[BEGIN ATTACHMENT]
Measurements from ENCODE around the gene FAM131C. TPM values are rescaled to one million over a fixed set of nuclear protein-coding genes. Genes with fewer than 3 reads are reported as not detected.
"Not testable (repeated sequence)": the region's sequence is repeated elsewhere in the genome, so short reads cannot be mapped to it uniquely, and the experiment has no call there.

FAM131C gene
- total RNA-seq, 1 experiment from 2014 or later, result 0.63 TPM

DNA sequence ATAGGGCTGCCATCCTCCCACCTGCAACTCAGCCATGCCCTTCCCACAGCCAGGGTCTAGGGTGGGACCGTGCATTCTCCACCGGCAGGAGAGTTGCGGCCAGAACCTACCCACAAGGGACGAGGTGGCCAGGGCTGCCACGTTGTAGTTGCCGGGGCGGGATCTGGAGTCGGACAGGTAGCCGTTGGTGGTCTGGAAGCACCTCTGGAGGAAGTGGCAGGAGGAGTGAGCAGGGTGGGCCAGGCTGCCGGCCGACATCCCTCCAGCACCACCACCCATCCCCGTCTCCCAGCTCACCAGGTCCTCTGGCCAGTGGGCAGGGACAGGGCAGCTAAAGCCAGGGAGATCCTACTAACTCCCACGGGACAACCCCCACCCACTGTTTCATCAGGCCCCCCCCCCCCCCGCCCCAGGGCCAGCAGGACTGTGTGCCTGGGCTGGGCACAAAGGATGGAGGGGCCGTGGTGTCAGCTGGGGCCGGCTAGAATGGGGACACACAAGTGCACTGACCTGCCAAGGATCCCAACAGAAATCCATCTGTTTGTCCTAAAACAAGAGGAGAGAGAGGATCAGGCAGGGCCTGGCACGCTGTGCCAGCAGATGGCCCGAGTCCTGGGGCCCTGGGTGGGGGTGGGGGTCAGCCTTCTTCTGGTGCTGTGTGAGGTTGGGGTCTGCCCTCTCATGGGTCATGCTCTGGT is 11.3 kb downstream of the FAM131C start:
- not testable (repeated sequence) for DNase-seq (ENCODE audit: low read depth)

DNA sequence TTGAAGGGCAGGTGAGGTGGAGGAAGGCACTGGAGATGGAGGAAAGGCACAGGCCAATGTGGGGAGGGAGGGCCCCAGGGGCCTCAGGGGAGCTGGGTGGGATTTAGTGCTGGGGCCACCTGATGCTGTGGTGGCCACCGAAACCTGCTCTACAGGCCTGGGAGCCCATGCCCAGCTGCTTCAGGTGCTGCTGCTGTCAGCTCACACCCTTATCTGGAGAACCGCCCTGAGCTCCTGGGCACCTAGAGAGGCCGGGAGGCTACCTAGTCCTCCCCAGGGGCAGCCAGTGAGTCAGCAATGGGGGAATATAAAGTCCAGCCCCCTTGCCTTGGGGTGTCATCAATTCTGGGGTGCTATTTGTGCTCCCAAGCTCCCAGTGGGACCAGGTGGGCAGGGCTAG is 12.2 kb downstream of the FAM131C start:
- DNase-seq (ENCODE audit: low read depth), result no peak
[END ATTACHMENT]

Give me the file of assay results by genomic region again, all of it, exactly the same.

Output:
Measurements from ENCODE around the gene FAM131C. TPM values are rescaled to one million over a fixed set of nuclear protein-coding genes. Genes with fewer than 3 reads are reported as not detected.
"Not testable (repeated sequence)": the region's sequence is repeated elsewhere in the genome, so short reads cannot be mapped to it uniquely, and the experiment has no call there.

FAM131C gene
- total RNA-seq, 1 experiment from 2014 or later, result 0.63 TPM

DNA sequence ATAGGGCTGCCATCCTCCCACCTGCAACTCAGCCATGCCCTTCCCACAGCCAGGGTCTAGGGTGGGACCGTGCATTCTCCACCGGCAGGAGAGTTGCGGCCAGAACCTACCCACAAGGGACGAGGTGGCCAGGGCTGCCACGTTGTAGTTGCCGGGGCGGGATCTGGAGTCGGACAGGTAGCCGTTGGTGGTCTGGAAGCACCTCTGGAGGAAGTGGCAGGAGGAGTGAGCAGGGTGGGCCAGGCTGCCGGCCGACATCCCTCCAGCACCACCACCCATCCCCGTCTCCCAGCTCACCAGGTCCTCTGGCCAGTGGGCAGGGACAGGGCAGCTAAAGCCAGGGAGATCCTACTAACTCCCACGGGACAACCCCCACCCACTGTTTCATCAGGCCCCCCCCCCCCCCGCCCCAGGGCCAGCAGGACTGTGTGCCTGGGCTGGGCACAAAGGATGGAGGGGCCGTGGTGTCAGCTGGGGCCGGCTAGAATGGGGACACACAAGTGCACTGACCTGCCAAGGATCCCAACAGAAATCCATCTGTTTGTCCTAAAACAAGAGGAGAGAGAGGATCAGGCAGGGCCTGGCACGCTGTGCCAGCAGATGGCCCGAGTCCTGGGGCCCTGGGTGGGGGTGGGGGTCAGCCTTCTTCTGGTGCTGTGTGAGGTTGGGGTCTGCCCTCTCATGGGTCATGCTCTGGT is 11.3 kb downstream of the FAM131C start:
- not testable (repeated sequence) for DNase-seq (ENCODE audit: low read depth)

DNA sequence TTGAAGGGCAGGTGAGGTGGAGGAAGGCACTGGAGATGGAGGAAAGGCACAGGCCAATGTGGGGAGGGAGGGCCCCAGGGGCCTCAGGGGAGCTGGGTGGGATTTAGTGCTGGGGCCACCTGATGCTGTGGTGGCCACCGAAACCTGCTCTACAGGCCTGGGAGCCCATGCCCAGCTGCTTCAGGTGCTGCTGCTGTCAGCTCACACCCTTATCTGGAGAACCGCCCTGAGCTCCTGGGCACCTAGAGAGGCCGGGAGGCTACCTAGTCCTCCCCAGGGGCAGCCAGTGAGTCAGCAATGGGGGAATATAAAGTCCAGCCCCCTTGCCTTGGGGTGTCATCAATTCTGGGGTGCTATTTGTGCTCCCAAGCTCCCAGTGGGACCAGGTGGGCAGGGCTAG is 12.2 kb downstream of the FAM131C start:
- DNase-seq (ENCODE audit: low read depth), result no peak